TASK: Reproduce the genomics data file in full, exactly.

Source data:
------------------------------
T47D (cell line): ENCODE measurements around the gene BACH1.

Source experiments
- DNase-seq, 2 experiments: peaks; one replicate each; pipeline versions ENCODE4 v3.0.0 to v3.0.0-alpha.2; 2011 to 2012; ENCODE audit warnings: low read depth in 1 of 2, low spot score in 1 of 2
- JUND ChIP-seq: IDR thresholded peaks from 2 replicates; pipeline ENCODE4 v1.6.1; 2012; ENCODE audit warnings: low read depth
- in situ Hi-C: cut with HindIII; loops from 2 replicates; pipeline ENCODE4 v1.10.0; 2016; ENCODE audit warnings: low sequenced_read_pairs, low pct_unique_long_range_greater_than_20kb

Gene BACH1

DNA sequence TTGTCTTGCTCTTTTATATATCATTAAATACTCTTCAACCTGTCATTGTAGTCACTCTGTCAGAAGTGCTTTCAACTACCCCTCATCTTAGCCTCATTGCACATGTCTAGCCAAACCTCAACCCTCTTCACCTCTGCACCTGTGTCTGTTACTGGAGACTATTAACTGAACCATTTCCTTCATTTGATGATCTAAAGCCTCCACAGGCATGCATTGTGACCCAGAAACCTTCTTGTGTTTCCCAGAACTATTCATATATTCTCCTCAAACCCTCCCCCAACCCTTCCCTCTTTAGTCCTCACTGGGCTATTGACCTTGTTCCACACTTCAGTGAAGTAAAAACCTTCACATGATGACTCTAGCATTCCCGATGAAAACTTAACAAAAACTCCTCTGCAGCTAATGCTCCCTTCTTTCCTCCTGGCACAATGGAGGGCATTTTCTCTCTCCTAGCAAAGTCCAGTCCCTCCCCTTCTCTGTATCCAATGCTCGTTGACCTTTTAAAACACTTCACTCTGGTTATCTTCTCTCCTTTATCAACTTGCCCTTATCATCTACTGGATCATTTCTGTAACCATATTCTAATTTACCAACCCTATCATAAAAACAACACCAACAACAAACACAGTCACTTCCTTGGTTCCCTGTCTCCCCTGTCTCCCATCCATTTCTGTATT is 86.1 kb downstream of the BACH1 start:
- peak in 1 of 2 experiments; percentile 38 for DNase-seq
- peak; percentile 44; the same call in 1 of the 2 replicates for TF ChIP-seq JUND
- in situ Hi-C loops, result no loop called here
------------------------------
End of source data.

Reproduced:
T47D (cell line): ENCODE measurements around the gene BACH1.

Source experiments
- DNase-seq, 2 experiments: peaks; one replicate each; pipeline versions ENCODE4 v3.0.0 to v3.0.0-alpha.2; 2011 to 2012; ENCODE audit warnings: low read depth in 1 of 2, low spot score in 1 of 2
- JUND ChIP-seq: IDR thresholded peaks from 2 replicates; pipeline ENCODE4 v1.6.1; 2012; ENCODE audit warnings: low read depth
- in situ Hi-C: cut with HindIII; loops from 2 replicates; pipeline ENCODE4 v1.10.0; 2016; ENCODE audit warnings: low sequenced_read_pairs, low pct_unique_long_range_greater_than_20kb

Gene BACH1

DNA sequence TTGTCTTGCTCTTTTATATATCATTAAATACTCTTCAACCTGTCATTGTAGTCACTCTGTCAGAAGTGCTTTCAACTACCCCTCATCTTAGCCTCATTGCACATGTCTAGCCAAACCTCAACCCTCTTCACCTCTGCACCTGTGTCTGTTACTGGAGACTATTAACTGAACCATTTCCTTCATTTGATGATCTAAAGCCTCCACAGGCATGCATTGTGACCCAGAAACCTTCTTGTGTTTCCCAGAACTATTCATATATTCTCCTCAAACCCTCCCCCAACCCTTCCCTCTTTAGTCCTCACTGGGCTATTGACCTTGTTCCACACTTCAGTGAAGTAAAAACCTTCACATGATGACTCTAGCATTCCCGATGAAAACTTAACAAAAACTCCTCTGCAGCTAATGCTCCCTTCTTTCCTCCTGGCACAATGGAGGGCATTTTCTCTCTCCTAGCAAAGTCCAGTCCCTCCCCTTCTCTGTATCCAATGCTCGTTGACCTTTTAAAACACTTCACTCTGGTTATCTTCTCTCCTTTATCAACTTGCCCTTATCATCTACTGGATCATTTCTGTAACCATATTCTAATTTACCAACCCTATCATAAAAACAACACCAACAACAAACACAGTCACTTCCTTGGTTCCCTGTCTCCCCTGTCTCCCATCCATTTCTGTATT is 86.1 kb downstream of the BACH1 start:
- peak in 1 of 2 experiments; percentile 38 for DNase-seq
- peak; percentile 44; the same call in 1 of the 2 replicates for TF ChIP-seq JUND
- in situ Hi-C loops, result no loop called here